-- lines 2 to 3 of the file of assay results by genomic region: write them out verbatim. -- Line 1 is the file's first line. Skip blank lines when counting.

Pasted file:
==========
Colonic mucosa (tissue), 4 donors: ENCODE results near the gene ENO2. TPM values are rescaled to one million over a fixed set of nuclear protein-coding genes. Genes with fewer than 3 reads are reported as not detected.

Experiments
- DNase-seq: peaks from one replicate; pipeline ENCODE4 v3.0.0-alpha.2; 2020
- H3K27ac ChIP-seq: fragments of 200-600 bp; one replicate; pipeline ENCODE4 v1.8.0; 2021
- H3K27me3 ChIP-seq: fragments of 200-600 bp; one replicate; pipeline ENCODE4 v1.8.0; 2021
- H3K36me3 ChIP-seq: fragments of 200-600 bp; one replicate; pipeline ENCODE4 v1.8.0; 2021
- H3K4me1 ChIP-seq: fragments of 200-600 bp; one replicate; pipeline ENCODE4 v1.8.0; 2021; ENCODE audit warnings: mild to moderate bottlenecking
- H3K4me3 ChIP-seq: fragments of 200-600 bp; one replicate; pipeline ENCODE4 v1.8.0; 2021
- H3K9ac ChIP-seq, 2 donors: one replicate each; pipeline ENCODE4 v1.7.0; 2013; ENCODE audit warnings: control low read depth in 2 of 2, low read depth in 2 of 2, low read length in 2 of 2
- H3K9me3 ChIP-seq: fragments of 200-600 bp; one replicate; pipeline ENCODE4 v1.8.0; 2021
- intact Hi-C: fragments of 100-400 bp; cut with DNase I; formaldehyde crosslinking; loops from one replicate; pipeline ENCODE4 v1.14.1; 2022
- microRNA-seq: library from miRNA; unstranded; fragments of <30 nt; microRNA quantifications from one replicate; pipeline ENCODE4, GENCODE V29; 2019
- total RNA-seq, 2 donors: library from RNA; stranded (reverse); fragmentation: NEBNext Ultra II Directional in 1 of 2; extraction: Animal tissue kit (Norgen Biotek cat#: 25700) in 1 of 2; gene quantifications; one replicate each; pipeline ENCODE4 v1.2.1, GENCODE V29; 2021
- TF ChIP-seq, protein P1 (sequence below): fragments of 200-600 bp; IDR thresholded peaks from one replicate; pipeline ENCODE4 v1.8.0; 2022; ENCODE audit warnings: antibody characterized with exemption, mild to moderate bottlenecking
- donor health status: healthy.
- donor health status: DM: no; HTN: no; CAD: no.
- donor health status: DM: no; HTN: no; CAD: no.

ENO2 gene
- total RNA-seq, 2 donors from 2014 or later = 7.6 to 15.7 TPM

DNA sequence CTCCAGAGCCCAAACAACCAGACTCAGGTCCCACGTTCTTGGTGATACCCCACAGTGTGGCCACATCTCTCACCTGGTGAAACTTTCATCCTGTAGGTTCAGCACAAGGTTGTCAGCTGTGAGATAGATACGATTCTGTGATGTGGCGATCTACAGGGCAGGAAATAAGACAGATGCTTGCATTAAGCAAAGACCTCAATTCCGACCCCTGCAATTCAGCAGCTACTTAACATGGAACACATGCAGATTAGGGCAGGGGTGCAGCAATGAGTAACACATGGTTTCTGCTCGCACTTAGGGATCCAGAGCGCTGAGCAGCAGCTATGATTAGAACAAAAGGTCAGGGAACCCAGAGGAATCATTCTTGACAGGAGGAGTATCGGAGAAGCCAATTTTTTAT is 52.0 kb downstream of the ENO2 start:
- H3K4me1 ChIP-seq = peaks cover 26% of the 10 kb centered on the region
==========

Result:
Experiments
- DNase-seq: peaks from one replicate; pipeline ENCODE4 v3.0.0-alpha.2; 2020